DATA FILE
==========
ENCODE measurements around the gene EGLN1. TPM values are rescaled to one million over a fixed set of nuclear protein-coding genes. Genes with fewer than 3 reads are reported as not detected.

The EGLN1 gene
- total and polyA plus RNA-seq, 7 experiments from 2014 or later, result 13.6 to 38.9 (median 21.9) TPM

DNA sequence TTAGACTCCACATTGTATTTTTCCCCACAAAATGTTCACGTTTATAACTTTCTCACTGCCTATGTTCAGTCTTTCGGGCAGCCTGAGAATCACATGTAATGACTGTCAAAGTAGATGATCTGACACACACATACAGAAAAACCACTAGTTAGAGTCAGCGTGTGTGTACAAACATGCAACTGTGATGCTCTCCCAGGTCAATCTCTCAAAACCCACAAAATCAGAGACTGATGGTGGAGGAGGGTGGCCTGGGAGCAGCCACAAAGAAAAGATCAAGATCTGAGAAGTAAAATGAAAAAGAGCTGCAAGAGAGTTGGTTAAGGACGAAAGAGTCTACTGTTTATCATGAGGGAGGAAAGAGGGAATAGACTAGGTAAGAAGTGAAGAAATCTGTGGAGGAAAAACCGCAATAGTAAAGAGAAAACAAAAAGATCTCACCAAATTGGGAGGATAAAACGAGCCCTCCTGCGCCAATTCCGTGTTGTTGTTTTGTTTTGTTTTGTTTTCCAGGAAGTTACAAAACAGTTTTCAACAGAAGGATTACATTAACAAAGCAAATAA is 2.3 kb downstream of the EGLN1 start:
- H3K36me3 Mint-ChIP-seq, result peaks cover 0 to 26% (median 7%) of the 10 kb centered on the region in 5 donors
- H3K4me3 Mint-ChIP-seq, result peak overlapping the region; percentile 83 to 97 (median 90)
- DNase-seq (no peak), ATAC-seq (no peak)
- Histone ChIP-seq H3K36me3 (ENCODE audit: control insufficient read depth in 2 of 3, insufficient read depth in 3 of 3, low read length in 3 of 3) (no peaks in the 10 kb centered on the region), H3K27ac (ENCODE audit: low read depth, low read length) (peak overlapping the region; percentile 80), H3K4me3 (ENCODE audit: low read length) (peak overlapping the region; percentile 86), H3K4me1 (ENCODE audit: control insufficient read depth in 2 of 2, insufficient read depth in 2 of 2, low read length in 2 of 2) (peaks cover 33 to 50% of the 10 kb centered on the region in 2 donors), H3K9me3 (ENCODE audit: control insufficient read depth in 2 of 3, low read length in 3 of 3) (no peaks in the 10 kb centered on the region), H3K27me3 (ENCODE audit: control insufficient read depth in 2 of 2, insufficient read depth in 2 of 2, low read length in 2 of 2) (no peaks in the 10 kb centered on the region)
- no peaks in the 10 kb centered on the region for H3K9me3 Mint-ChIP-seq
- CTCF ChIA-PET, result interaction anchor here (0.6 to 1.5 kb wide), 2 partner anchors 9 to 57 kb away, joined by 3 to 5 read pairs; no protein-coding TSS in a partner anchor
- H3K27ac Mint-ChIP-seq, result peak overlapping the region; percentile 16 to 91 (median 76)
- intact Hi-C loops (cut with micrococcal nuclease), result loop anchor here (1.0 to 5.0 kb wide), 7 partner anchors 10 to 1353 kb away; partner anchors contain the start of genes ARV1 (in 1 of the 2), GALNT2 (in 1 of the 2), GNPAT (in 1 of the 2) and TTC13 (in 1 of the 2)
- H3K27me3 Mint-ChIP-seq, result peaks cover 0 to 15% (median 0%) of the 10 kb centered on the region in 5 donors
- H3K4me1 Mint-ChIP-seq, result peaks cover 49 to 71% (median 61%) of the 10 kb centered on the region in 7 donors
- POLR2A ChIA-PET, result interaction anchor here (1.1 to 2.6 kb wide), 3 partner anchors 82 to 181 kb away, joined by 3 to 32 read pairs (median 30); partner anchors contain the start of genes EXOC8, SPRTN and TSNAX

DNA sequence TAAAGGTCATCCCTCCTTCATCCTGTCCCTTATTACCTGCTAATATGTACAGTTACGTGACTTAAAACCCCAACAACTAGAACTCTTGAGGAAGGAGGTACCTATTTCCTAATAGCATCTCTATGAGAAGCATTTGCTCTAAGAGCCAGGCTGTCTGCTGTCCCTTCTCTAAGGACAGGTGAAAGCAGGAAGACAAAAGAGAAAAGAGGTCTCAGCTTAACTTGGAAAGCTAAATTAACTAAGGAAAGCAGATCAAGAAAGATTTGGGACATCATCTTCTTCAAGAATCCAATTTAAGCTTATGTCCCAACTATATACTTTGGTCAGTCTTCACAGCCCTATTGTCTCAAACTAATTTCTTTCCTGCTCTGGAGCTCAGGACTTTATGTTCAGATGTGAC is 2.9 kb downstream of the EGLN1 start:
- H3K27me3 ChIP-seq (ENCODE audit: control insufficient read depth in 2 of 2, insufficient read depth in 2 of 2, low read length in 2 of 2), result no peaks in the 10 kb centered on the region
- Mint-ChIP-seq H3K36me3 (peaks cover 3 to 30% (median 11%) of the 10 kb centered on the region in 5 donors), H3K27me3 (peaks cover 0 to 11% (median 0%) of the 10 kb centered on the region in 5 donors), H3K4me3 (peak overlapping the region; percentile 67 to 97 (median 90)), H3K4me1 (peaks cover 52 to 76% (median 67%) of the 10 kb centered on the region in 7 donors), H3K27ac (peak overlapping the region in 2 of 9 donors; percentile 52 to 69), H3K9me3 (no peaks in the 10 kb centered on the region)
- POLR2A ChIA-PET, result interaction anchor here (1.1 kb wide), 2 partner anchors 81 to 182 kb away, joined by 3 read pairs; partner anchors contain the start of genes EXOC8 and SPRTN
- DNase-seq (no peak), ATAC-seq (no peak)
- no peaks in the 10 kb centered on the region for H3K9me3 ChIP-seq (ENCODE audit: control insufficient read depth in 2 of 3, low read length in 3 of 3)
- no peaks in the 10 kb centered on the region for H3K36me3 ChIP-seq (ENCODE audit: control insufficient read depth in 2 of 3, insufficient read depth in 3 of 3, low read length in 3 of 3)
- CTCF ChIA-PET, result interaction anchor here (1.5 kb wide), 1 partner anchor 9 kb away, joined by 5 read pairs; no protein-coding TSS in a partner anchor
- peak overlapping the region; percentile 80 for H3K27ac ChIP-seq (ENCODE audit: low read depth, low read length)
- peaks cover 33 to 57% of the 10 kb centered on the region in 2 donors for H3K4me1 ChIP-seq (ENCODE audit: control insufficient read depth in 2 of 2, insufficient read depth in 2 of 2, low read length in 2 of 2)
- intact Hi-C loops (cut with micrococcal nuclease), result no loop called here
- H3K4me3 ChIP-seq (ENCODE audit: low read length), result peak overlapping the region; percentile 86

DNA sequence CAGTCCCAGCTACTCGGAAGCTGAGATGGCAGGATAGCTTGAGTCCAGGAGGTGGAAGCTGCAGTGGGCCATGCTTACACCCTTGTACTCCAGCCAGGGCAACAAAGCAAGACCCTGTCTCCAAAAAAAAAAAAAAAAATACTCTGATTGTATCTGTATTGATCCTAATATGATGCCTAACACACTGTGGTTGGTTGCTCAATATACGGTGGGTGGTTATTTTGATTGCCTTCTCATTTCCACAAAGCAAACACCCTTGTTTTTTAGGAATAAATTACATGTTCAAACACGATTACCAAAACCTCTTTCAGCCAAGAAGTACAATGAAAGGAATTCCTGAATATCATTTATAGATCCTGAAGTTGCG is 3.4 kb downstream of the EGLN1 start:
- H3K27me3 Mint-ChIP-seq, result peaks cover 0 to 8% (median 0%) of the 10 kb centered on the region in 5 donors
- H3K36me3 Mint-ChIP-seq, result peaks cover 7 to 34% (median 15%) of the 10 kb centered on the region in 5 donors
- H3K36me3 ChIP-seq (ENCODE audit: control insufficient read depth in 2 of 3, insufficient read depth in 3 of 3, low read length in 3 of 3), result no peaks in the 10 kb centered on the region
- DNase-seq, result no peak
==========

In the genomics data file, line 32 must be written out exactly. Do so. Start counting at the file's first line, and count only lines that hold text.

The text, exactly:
- DNase-seq, result no peak